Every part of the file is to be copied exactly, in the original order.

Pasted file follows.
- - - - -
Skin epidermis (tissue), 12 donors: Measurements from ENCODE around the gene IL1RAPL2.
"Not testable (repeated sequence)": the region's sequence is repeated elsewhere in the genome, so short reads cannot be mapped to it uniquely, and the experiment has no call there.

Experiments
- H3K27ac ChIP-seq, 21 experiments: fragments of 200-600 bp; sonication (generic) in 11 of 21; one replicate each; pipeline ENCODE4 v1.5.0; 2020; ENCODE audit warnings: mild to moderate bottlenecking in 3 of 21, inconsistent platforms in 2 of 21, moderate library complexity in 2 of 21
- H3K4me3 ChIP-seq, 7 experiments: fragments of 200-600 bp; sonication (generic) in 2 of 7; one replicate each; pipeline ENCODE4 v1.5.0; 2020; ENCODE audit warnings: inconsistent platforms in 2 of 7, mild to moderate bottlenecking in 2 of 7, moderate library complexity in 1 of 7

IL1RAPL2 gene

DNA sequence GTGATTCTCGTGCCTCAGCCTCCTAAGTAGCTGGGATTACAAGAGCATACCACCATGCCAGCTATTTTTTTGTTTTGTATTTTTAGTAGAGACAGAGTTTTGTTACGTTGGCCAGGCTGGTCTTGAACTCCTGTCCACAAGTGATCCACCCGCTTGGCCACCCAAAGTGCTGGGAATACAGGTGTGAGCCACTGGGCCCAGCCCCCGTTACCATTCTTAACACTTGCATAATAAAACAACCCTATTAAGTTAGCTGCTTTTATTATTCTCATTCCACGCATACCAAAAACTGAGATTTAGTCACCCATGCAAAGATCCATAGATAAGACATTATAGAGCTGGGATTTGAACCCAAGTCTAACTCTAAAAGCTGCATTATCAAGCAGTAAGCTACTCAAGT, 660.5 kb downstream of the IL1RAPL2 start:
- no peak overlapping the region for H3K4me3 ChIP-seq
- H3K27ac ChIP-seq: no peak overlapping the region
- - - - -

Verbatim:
Skin epidermis (tissue), 12 donors: Measurements from ENCODE around the gene IL1RAPL2.
"Not testable (repeated sequence)": the region's sequence is repeated elsewhere in the genome, so short reads cannot be mapped to it uniquely, and the experiment has no call there.

Experiments
- H3K27ac ChIP-seq, 21 experiments: fragments of 200-600 bp; sonication (generic) in 11 of 21; one replicate each; pipeline ENCODE4 v1.5.0; 2020; ENCODE audit warnings: mild to moderate bottlenecking in 3 of 21, inconsistent platforms in 2 of 21, moderate library complexity in 2 of 21
- H3K4me3 ChIP-seq, 7 experiments: fragments of 200-600 bp; sonication (generic) in 2 of 7; one replicate each; pipeline ENCODE4 v1.5.0; 2020; ENCODE audit warnings: inconsistent platforms in 2 of 7, mild to moderate bottlenecking in 2 of 7, moderate library complexity in 1 of 7

IL1RAPL2 gene

DNA sequence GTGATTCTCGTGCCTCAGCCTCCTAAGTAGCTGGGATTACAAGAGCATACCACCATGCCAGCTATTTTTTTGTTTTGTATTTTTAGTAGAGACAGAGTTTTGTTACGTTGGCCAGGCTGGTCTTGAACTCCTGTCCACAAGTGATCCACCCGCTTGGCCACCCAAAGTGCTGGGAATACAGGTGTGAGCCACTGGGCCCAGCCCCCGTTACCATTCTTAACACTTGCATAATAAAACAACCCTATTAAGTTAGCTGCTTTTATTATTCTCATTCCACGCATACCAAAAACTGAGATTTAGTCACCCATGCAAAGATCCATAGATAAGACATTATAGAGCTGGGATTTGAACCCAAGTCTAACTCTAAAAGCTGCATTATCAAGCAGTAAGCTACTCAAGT, 660.5 kb downstream of the IL1RAPL2 start:
- no peak overlapping the region for H3K4me3 ChIP-seq
- H3K27ac ChIP-seq: no peak overlapping the region